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Vancouver and Edmonton Family Law Blog

Will I receive spousal support if I get divorced?

One common fear people have when they divorce is whether they will be able to support themselves. This can be especially worrisome for people who are financially dependent on their spouse. If you are in this situation, you might not know where you will live or how you will pay your bills.

However, remember that there are legal measures in place that can make it easier to transition out of marriage financially. One possible solution is to request spousal support.

Unmarried? You can still take steps to protect your property

Deciding not to get married doesn’t mean that couples are not committed to each other.

However, if these relationships end, parties can face similar challenges to people who get divorced, including who gets to keep which property. This is especially true for people who own a home or other significant asset. Because of this, it can be wise to take precautions that can protect you and your property if you are unmarried but living (or plan to live) with your partner. One way to do this is to sign a cohabitation agreement.

Religious Influences On Children After A Divorce Or Separation

When a marriage or relationship ends, it can be difficult to determine the roles each parent will play in their children’s lives. Will one parent make decisions? Will the other parent be consulted? Will both parents share the responsibility of making decisions together?

With no answers to these questions, parenting can be frustrating for both the child and each parent. To reduce the likelihood of conflict and toxicity, its important to have a plan in place to discuss how decisions will be made moving forward, such as religious beliefs.

Six Tips For Separated Couples For The Holiday Season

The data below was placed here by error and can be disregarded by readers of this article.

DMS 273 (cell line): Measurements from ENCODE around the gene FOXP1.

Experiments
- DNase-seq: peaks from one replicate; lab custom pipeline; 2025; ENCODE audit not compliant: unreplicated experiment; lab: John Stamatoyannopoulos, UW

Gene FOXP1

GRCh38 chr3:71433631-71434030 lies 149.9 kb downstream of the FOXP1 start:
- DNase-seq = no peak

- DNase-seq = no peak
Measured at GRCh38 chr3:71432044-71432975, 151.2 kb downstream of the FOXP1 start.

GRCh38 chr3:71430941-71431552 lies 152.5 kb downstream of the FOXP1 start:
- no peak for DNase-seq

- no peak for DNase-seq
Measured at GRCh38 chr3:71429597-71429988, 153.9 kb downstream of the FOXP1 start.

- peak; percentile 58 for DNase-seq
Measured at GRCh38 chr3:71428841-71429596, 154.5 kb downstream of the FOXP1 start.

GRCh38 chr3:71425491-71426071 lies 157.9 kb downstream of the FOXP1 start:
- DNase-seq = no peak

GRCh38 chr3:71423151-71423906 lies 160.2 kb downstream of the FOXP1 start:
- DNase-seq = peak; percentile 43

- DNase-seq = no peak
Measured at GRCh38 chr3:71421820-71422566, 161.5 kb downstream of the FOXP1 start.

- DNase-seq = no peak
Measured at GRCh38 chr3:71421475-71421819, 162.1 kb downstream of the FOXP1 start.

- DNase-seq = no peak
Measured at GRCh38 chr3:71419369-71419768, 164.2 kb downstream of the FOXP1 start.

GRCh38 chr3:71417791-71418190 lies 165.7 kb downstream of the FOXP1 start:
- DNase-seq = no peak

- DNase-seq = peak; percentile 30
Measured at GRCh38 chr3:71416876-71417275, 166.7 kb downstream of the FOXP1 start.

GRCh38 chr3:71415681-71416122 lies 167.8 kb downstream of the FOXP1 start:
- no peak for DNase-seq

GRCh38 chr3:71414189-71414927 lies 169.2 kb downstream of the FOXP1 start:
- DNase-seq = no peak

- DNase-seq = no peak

The holiday season can be a difficult time for couples who are separating or have finalized their separation. This is especially true for couples with children, as they will likely be facing their first holiday split between two households. Easing a child's disappointment during the holiday season is challenging but can be done. Here are some suggestions for making the holidays as merry as possible.

Have A Holiday Plan In Place. Nothing brings the impact of separation home to children and parents more harshly than celebrating the holidays apart. Parents should consider hosting the holiday celebrations in alternate years to make conflict less likely, as the child will know every other year they will spend the holiday season with one of their parents.

Dividing Canadian Pension Plans After A Divorce

Canadian Pension Plan contributions may be equally divided between spouses who have decided to divorce or separate. Both spouses did not need to contribute to the program -if only one spouse made payments, the other party may still claim a share.

However, there are certain exemptions that can be applied when dividing a Canadian Pension Plan between spouses.

Bill 28 Will Change Property Division And Child Support Rules

Common-law couples in Alberta will soon be treated in the same way as married couples after they separate. Revisions to the Matrimonial Property Act allowing them access to the same rights as divorcing couples will likely be passed by the Alberta Legislature.

Currently, property division rules for common-law couples are not the same as for married couples. Alberta does not have any law setting out rules for dividing property between common-law couples that separate. The proposed legislation would affect the one-in-ten Albertans - 300,000 people and growing - who live in common-law relationships.

Understand your legal options. Make informed decisions. Contact the family law lawyers of Henderson Heinrichs LLP

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